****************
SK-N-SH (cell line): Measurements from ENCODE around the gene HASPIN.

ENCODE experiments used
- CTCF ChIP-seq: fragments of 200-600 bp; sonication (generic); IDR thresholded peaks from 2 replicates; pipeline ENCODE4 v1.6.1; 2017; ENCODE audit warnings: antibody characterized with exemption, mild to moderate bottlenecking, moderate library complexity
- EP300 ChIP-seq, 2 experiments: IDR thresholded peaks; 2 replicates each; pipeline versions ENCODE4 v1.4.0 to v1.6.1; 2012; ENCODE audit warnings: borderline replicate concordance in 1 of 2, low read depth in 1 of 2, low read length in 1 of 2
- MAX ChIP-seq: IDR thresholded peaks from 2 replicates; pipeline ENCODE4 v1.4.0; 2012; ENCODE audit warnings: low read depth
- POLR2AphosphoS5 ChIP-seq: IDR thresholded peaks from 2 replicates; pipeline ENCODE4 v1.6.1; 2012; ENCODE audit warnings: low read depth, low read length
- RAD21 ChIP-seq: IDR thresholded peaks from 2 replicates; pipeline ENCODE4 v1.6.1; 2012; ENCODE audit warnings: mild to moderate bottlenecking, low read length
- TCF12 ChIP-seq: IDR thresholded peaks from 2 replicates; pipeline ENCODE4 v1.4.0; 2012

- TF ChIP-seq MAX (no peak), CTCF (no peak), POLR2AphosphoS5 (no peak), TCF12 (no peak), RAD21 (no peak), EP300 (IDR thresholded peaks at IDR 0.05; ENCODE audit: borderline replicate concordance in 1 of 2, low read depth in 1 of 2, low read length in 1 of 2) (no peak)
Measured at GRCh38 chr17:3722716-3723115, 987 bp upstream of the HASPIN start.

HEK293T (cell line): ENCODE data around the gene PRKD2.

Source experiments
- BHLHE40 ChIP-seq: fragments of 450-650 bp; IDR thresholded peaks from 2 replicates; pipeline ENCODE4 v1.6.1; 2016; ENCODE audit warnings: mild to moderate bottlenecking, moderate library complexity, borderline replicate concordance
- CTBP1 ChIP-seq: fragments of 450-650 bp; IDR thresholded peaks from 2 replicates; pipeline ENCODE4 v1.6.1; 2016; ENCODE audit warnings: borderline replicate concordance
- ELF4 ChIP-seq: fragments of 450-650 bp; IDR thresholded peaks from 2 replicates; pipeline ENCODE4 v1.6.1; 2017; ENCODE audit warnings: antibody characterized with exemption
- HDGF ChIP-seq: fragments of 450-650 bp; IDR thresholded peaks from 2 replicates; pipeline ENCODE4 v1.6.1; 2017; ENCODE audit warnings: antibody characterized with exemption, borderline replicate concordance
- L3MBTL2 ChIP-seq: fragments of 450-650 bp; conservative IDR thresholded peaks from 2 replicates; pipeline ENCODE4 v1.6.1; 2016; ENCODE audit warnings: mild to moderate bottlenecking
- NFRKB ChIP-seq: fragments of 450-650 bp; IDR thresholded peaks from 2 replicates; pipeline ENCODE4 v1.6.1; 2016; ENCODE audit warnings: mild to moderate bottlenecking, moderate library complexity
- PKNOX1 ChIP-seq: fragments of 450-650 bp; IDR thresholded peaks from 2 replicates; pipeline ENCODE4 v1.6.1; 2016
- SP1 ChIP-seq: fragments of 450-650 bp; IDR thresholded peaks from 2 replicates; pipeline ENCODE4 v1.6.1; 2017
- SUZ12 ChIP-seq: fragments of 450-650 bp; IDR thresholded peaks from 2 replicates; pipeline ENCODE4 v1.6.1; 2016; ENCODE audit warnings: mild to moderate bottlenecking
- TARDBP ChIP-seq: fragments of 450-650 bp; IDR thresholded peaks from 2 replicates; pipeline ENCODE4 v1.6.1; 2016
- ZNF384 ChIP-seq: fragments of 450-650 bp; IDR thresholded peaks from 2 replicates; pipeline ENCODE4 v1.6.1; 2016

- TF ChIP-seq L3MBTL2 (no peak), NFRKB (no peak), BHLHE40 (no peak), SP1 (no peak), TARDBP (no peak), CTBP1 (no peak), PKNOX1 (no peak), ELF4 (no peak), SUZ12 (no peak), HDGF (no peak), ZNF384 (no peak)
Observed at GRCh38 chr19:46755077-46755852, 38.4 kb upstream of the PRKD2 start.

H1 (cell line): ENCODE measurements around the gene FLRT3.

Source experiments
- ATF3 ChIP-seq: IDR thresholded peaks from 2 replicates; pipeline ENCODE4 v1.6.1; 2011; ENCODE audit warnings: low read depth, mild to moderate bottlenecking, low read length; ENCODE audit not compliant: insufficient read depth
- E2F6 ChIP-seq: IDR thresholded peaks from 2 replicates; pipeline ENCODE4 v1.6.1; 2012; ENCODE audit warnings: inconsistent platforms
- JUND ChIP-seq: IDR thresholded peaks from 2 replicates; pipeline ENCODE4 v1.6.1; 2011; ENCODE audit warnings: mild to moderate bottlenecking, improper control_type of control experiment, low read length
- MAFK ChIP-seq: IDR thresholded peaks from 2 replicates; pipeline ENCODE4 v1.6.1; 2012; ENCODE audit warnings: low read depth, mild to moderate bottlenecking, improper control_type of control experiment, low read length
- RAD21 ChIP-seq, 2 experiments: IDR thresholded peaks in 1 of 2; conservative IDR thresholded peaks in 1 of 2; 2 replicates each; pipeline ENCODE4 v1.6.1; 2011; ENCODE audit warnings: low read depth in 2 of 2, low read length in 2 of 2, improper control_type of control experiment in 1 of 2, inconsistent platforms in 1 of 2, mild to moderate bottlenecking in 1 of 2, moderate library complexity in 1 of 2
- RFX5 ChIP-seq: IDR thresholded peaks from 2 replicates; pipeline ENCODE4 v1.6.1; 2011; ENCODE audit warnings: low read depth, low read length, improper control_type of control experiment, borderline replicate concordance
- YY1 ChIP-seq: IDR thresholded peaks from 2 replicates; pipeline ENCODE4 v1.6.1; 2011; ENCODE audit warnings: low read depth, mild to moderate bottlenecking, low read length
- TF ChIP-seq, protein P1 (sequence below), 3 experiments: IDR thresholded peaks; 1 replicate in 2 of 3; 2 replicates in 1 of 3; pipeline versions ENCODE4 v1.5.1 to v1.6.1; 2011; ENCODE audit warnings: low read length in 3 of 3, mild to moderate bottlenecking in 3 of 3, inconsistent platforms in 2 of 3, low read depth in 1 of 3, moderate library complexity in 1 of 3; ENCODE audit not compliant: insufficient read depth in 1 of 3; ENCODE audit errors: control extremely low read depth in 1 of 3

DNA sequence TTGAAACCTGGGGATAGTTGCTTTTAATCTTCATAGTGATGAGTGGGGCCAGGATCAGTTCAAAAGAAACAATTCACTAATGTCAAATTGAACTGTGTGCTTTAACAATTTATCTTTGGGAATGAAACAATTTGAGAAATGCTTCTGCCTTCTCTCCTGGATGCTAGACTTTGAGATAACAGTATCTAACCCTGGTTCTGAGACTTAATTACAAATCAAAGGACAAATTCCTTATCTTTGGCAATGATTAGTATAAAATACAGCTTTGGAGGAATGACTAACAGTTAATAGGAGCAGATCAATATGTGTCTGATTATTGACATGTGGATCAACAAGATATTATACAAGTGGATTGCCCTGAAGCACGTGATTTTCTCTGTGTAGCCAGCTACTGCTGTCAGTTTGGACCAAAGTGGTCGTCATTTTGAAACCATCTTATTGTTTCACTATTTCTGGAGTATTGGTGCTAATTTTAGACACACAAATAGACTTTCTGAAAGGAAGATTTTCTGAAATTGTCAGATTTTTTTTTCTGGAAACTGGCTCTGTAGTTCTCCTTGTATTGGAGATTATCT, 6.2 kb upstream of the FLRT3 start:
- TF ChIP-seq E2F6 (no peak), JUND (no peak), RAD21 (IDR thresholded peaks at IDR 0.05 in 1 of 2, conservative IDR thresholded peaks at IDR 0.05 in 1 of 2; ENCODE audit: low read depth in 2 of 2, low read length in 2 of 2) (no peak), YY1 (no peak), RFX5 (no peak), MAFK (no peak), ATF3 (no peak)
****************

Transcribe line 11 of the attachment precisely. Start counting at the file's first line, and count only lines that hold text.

HEK293T (cell line): ENCODE data around the gene PRKD2.